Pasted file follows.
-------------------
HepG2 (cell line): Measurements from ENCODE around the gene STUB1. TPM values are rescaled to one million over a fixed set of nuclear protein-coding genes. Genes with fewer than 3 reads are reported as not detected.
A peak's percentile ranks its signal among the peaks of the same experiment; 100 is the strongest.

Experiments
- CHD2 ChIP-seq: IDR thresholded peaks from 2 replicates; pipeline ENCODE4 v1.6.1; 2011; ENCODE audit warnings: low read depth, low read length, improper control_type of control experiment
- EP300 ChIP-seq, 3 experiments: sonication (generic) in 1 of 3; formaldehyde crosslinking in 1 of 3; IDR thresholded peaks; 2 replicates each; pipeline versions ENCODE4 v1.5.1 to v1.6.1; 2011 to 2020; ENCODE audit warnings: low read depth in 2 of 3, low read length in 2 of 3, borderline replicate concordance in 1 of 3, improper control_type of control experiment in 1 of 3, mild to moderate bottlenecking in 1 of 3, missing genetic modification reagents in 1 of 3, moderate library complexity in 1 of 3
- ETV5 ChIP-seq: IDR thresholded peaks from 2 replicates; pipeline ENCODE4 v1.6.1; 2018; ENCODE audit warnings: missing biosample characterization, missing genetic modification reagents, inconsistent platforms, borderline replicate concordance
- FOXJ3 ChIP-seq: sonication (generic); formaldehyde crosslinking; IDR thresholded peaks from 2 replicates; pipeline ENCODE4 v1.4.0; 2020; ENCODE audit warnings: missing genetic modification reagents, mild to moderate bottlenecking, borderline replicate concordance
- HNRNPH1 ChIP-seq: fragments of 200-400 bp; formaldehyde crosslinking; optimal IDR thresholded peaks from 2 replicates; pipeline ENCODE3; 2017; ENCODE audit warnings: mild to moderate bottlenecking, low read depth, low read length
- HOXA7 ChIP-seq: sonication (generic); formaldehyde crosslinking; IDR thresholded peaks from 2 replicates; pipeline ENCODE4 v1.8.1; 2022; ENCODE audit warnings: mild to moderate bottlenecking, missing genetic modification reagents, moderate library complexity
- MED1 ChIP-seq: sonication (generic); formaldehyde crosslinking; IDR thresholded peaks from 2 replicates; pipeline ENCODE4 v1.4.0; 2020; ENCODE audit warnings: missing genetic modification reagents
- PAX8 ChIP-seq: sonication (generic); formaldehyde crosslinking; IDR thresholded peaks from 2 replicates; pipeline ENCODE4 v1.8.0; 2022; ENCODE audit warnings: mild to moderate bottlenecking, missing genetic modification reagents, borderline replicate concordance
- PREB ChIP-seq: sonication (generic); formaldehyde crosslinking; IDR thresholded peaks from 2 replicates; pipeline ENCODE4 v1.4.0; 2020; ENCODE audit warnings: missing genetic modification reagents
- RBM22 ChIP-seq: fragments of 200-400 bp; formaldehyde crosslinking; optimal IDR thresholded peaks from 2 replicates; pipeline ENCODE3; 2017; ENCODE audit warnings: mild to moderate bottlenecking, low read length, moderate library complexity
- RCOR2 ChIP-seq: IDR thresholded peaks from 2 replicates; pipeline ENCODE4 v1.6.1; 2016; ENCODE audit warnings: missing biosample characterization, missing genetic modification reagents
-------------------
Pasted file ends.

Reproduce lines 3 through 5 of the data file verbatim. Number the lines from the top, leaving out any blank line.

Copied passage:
Experiments
- CHD2 ChIP-seq: IDR thresholded peaks from 2 replicates; pipeline ENCODE4 v1.6.1; 2011; ENCODE audit warnings: low read depth, low read length, improper control_type of control experiment
- EP300 ChIP-seq, 3 experiments: sonication (generic) in 1 of 3; formaldehyde crosslinking in 1 of 3; IDR thresholded peaks; 2 replicates each; pipeline versions ENCODE4 v1.5.1 to v1.6.1; 2011 to 2020; ENCODE audit warnings: low read depth in 2 of 3, low read length in 2 of 3, borderline replicate concordance in 1 of 3, improper control_type of control experiment in 1 of 3, mild to moderate bottlenecking in 1 of 3, missing genetic modification reagents in 1 of 3, moderate library complexity in 1 of 3